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## Product Rule for Differentiation

January 16th, 2011

The product rule allows us to differentiate the product of two or more functions provided we know how to differentiate each of the functions seperatley.

If we can differentiate two functions f and g the derivative is

$\frac{d}{dx}(f(x)g(x) = \frac{df(x)}{dx}g(x) + f(x)\frac{dg(x)}{x}$

This rule can be repeated so that we can differentiate the product of more than two functions for exampe

$\frac{d}{dx}(f(x)g(x)h(x) = \frac{df(x)}{dx}g(x)h(x) + f(x)\frac{dg(x)}{dx}h(x) + f(x)g(x)\frac{dh(x)}{dx}$

### Example

Suppose we want to differentiate $f(x) = x^2sin(x)$

First we notice that f is the product of two functions we know how to differentiate, $x^2$ and sin(x).

The derivative of x2 is 2x and the derivative of sin(x) is cos(x) so putting these into the rule we get

$\frac{df(x)}{dx} = \frac{d(x^2)}{dx}sin(x) +x^2\frac{d}{dx}(sin(x))$

So putting in the derivative for sin and x2; we get

$\frac{df(x)}{dx} = 2xsin(x) + x^2cos(x)$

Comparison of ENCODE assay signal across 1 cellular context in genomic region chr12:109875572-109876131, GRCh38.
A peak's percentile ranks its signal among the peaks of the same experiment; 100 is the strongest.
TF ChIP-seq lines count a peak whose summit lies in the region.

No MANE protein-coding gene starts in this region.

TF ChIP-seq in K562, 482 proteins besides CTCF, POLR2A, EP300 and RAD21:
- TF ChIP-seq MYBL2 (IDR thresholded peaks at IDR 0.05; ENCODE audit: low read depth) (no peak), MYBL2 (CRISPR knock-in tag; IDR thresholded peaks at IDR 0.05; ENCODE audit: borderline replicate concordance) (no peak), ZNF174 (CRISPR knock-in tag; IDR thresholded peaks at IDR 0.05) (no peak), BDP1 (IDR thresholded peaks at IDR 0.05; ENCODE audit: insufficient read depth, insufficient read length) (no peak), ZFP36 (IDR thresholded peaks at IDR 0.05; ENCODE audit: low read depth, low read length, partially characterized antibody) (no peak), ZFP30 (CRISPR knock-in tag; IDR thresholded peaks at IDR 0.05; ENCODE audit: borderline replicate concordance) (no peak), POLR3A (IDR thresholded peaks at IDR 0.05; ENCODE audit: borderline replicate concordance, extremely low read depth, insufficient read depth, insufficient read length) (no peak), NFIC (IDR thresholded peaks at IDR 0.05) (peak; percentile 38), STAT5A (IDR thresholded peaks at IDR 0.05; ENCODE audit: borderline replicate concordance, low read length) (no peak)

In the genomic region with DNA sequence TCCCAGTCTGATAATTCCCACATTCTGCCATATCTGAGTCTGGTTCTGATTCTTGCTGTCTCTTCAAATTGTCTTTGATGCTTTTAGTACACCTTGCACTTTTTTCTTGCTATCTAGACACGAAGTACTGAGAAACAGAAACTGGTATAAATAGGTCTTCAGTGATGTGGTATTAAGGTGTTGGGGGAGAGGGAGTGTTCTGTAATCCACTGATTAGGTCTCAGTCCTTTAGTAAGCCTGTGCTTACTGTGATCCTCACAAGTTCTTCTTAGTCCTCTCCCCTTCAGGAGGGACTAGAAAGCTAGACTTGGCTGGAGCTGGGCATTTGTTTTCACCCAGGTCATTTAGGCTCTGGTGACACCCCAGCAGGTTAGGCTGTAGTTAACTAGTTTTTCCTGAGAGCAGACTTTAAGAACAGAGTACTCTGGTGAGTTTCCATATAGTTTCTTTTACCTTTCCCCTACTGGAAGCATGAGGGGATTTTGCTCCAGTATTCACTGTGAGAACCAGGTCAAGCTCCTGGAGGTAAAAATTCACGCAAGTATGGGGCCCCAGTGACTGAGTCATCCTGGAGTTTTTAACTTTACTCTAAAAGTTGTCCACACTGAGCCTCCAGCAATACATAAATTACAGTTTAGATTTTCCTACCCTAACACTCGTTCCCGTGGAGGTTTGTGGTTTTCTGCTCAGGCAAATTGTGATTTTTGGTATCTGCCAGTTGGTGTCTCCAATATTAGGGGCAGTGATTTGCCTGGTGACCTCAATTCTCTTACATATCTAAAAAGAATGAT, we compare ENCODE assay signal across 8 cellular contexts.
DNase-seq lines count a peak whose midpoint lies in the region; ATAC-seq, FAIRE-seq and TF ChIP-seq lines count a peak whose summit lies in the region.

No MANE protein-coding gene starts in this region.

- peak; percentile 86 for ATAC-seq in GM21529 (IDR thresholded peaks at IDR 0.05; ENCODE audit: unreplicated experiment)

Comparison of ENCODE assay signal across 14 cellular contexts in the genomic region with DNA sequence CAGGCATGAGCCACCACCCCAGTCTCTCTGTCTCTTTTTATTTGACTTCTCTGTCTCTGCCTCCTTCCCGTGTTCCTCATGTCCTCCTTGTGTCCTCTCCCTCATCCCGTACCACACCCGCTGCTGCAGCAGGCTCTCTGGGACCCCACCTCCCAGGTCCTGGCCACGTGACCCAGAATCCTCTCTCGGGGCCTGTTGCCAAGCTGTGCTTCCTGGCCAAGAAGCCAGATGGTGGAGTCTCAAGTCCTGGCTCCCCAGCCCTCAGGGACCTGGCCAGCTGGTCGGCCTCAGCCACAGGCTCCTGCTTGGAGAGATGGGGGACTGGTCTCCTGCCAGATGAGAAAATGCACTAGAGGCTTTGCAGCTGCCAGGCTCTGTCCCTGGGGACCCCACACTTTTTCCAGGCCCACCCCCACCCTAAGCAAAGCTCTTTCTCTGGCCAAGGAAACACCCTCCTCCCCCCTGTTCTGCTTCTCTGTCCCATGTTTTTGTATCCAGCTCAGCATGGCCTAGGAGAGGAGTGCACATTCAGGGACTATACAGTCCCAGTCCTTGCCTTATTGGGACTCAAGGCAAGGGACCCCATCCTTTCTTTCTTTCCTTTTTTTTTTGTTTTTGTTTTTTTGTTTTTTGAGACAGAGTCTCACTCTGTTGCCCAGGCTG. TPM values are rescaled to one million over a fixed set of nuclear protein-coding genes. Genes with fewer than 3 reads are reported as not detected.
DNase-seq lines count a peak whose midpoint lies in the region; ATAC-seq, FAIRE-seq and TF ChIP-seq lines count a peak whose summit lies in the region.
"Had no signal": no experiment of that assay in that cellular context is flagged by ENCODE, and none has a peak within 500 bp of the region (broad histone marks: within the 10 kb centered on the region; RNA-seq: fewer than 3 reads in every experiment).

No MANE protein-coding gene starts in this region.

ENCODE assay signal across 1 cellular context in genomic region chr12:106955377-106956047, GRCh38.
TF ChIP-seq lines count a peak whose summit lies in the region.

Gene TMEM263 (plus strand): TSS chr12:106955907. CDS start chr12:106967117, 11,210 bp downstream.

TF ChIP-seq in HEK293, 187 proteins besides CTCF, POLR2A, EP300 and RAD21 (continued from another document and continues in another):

### Proof of the Product Rule

Completely rigourus proofs of most rules with differentiation can be quite complicated and I don’t this site covers some of the concepts in enough detail, but we can give a basic outline of a proof which you can expand as you learn higher levels of maths (mainly analysis).

So as we did when deriving from first principles we want to the limit of the gradient between two point on the curve as they get closer together.

$\frac{d}{dx}(f(x)g(x)) = \lim_{t\to 0}\frac{f(x+t)g(x+t) - f(x)g(x)}{t}$

We now add and subtract f(x+t)g(x) because we can cunningly use it to get the derivatives work and because it is the same as adding 0 it is perfectly valid.

$\frac{d}{dx}(f(x)g(x)) = \lim_{t\to0}\frac{f(x+t)g(x+t) -f(x+t)g(x) + f(x+t)g(x) - f(x)g(x)}{t}$

Now we bracket in such a way that we can see the derivatives we want

$\frac{d}{dx}(f(x)g(x)) = \lim_{t\to0}\frac{f(x+t)[g(x+t) -g(x)]}{t} +\frac{g(x)[f(x+t) - f(x)]}{t}$

Spotting the limits that make dg/dx and df/dx(and making use of the fact that we can multiply limits) we get

$\frac{d}{dx}(f(x)g(x)) = \lim_{t\to0}f(x+t)\frac{dg(x)}{dx} +g(x)\frac{df(x)}{dx}$

and finally taking the limit of f(x+t) to be f(x) (since f is differentiable)

$\frac{d}{dx}(f(x)g(x)) = f(x)\frac{dg(x)}{dx} + g(x)\frac{df(x)}{dx}$

which is the required result!

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